Hyottoko - funny faced man blowing fire perhaps derived from Japanese God of Fire

The Long Nose Tengu is associated with the Shinto god Sarutahiko Okami. In the Age of the Gods, the sun goddess, Amaterasu Omikami, sent her grandson, Ninigi no Mikoto to Japan to rule it in accordance with heaven. Ninigi's procession was met by the great earthy deity Sarutahiko. He offered to lead Ninigi to the land safely. Today in the mixed form of the Tengu, he often leads shrine festival processions and ensures their safety.

Okame - woman of mirth

Okame is derived from the Shinto goddess Ame no Uzume no Mikoto, the goddess of mirth. Legends say she brought the sun back into the world with an amusing dance when the sun goddess fled into a cave. Okame's pregnancy is a symbol of good luck for upcoming harvests and childbirth.

Tuesday, September 25, 2012

A few Tokyo Game Show girls

I caught the last part of the Tokyo Game Show at Makuhari Messe the other weekend. I missed the cosplayers which is upsetting because I heard that Luigi was hot - he/she was a girl. I got a few shots though of some of the cute girls working the booths at the expo that people may enjoy seeing.

Sexy Cosplayer Cops are arresting 

Your ubiquitous maid at your service 

 A different breed of .... nevermind

Thursday, September 20, 2012

Drunk Japanese Guy in Boxers Falls in Fountain

At a beer festival in Tokyo, I saw this drunk Japanese guy in his underwear finishing off a beer while standing in the middle of a fountain. I guess he waded over there at first but when he tried to wade back he fell completely into the water. Gotta love drunk people!

Japanese Monks Cutting Bamboo Festival - Takekiri-eshiki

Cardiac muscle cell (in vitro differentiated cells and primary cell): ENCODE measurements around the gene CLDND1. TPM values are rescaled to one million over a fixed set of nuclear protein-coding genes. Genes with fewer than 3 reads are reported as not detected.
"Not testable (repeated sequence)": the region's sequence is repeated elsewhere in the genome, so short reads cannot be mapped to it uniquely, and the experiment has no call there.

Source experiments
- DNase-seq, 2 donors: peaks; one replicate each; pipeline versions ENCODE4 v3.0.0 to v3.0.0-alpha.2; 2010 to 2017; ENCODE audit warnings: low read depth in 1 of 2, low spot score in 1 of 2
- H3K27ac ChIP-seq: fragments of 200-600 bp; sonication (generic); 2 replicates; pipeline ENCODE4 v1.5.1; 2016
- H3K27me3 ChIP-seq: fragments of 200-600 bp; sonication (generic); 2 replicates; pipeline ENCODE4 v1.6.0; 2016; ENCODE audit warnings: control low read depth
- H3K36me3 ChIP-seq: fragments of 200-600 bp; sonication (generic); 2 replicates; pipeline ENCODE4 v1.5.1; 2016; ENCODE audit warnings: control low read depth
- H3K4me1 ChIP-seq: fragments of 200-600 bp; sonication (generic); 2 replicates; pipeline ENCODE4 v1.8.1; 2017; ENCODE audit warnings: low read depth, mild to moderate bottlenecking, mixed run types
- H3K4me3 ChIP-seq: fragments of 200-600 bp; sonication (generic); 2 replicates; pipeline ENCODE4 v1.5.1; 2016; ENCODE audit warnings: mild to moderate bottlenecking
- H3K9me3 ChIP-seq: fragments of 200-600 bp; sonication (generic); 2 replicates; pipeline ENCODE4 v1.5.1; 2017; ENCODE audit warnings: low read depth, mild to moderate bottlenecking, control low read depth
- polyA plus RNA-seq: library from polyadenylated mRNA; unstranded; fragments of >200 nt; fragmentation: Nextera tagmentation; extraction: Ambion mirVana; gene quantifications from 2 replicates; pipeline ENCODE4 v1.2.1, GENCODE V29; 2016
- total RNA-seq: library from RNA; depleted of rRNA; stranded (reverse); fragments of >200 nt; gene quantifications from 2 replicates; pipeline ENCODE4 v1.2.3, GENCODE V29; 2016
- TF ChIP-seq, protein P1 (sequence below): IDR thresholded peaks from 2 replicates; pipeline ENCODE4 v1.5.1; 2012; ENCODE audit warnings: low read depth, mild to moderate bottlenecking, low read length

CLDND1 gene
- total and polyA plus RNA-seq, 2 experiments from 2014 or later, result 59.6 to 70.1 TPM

On June 20th, on Mt Kuruma north of Kyoto an interesting ritual is held where Japanese Buddhist monks hack at thick bamboo stalks in order to drive out evil and ensure good harvests. The ritual is known as Takekiri-eshiki and goes back over a thousand years.

The origin of the ritual is said to come from an encounter a monk had with two huge snakes in the 9th Century. The snakes were male and female and they no doubt saw the monk as a meal. The monk, however, was able to kill the male snake with a well-aimed prayer. The female snake pleaded for mercy and promised to guard the waters of the mountain.

In the Takakiri-eshiki ritual, bamboo stalks representing the male snake are cut by sword-wielding monks. There are two teams representing the ancient provinces of Omi and Tamba. It's believed that whichever team cuts the quicker their represented area will have the better harvest.

The monks are dressed as Sohei who were fighting priests of Old Japan

Bugaku is an ancient dance which is performed during the Takakiri-eshiki ritual


About Me

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Tokyo, Japan
Vagabond traveler currently hold up in Tokyo. I've done a far bit of traveling and had a few interesting adventures along the way. This blog is a chronicle of adventures past and present and those yet to come. I’ve been to about 30 countries though some no bigger than a kitchen table. I’ve run with the bulls of Pamplona, hiked the Inca Trail, got mugged in Mexico City, floated down the Nile in an old boat, climbed the Great Pyramid of Egypt, got ripped at Oktoberfest, and rode the notorious Tokyo Yamanote Halloween Party Train.